Feeds

PacketVideo opens doorway to Android

Google fans told to down browsers for the duration

Using blade systems to cut costs and sharpen efficiencies

G1 owners have been warned to stop browsing immediately or risk exposing themselves to the worst of the internet, after researchers found a flaw in PacketVideo's runtime for Android.

The flaw was presented by security researcher Charlie Miller at the recent Schmoocon conference, as reported by ReadWriteWeb, and details are available at oCERT. Given the exploit allows arbitrary code execution, provided within a specially-crafted MP3 file, the security implications are serious - but not as serious as they could be thanks to Android's layered security model.

Not that the complexity of the exploit, or the robust security model, have prevented Miller from recommending that G1 users stop browsing entirely, or at least limit themselves to only visiting trusted sites using the T-Mobile network (avoiding the potential for DNS-spoofing, assuming T-Mobile's DNS' are secure).

ReadWriteWeb contacted Mocana's James Blaisdell for a second opinion, and got the same advice, though it's worth noting that James is CTO of a company that supplies security software for Android.

Google seems less concerned. Indeed the company has had a fix knocking around in its source tree since Monday this week, but T-Mobile hasn't got round to pushing it out to Android users yet.

Even if the flaw was successfully exploited, no mean feat in itself, the attacker would only have access to the browse at best, and more-likely would be restricted to the media player.

That's not to say that the flaw shouldn't be fixed, or that Charlie Miller doesn't deserve our respect for identifying the bug, but calling on Android users to stop browsing is little more than showboating and we'll continue to browse the web on out G1 for the moment, while we wait for a proper mobile-phone security issue to come up.®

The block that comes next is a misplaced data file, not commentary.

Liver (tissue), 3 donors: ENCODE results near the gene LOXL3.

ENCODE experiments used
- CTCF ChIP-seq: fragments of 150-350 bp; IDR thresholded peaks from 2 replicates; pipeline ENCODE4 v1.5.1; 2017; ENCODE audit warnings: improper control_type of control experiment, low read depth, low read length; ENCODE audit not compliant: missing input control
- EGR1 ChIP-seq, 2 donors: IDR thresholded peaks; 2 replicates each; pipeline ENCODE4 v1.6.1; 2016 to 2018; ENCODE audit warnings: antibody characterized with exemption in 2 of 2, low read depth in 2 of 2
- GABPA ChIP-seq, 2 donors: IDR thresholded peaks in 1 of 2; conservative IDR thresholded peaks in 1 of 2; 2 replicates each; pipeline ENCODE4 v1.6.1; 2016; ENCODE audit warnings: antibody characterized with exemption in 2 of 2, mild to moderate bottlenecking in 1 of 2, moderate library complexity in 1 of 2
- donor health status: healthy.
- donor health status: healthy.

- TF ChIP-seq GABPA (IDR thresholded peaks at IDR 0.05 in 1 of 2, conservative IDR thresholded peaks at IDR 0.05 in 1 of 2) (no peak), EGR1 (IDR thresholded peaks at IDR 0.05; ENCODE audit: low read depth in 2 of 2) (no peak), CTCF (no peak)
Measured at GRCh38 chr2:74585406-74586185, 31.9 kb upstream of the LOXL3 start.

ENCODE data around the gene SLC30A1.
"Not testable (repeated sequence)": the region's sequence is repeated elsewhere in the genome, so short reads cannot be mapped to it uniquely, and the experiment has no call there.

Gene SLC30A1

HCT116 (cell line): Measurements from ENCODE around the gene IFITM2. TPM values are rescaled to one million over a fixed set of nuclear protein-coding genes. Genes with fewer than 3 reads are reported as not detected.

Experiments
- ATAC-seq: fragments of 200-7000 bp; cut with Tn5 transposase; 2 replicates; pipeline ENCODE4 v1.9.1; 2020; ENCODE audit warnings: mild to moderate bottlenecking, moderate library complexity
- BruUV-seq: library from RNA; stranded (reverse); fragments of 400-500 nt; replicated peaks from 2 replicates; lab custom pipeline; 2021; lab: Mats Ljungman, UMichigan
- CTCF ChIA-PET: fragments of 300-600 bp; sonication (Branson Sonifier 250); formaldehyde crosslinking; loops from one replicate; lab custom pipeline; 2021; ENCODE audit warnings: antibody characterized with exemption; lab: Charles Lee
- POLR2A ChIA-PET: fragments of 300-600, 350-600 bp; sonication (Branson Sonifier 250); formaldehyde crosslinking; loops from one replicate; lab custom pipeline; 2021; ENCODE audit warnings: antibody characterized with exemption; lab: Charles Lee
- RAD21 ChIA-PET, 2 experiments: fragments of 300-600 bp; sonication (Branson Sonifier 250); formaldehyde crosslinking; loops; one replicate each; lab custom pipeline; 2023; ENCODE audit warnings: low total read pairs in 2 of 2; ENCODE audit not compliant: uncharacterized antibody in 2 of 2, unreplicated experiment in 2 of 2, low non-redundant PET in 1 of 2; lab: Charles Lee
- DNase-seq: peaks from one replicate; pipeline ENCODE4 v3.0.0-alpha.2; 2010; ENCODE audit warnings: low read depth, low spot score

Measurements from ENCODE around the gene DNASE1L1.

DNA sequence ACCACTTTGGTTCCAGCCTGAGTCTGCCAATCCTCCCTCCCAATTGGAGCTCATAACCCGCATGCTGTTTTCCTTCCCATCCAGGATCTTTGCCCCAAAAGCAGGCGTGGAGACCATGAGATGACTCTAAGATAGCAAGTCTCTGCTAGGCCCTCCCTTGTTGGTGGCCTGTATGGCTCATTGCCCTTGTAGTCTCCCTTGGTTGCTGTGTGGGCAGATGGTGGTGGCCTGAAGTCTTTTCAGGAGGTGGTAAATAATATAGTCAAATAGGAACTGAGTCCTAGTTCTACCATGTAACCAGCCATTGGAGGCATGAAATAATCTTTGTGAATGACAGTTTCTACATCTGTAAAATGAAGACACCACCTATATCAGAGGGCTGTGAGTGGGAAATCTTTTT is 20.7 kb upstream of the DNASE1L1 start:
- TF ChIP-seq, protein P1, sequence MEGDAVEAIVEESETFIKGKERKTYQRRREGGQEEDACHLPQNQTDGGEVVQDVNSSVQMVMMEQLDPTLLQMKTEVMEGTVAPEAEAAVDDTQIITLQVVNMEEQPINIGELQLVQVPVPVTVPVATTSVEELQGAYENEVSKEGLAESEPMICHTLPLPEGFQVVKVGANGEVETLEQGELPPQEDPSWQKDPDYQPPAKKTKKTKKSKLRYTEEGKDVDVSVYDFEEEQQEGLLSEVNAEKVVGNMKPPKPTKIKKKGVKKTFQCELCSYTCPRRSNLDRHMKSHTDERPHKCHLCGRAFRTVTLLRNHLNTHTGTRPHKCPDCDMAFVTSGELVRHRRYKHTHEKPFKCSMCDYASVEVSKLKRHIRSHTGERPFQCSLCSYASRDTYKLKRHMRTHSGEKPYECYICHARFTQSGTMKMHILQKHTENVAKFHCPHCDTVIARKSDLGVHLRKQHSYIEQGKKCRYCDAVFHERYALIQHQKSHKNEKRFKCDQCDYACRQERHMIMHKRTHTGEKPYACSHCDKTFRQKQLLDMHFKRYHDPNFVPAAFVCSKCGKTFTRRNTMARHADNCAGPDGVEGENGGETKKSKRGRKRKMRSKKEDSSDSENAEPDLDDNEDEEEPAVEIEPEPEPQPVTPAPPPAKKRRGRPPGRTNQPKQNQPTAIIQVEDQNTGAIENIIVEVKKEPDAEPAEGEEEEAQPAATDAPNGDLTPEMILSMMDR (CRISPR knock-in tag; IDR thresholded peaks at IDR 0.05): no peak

HP ProLiant Gen8: Integrated lifecycle automation

More from The Register

next story
Yorkshire cops fail to grasp principle behind BT Fon Wi-Fi network
'Prevent people that are passing by to hook up to your network', pleads plod
Major problems beset UK ISP filth filters: But it's OK, nobody uses them
It's almost as though pr0n was actually rather popular
Apple orders huge MOUNTAIN of 80 MILLION 'Air' iPhone 6s
Bigger, harder trouser bulges foretold for fanbois
Google Nest, ARM, Samsung pull out Thread to strangle ZigBee
But there's a flaw in Google's IP-based IoT system
Microsoft unsheathes cheap Android-killer: Behold, the Lumia 530
Say it with us: I'm King of the Landfill-ill-ill-ill
All those new '5G standards'? Here's the science they rely on
Radio professor tells us how wireless will get faster in the real world
US freemium mobile network eyes up Europe
FreedomPop touts 'free' calls, texts and data
'Two-speed internet' storm turns FCC.gov into zero-speed website
Deadline for comments on net neutrality shake-up extended to Friday
prev story

Whitepapers

Designing a Defense for Mobile Applications
Learn about the various considerations for defending mobile applications - from the application architecture itself to the myriad testing technologies.
How modern custom applications can spur business growth
Learn how to create, deploy and manage custom applications without consuming or expanding the need for scarce, expensive IT resources.
Reducing security risks from open source software
Follow a few strategies and your organization can gain the full benefits of open source and the cloud without compromising the security of your applications.
Boost IT visibility and business value
How building a great service catalog relieves pressure points and demonstrates the value of IT service management.
Consolidation: the foundation for IT and business transformation
In this whitepaper learn how effective consolidation of IT and business resources can enable multiple, meaningful business benefits.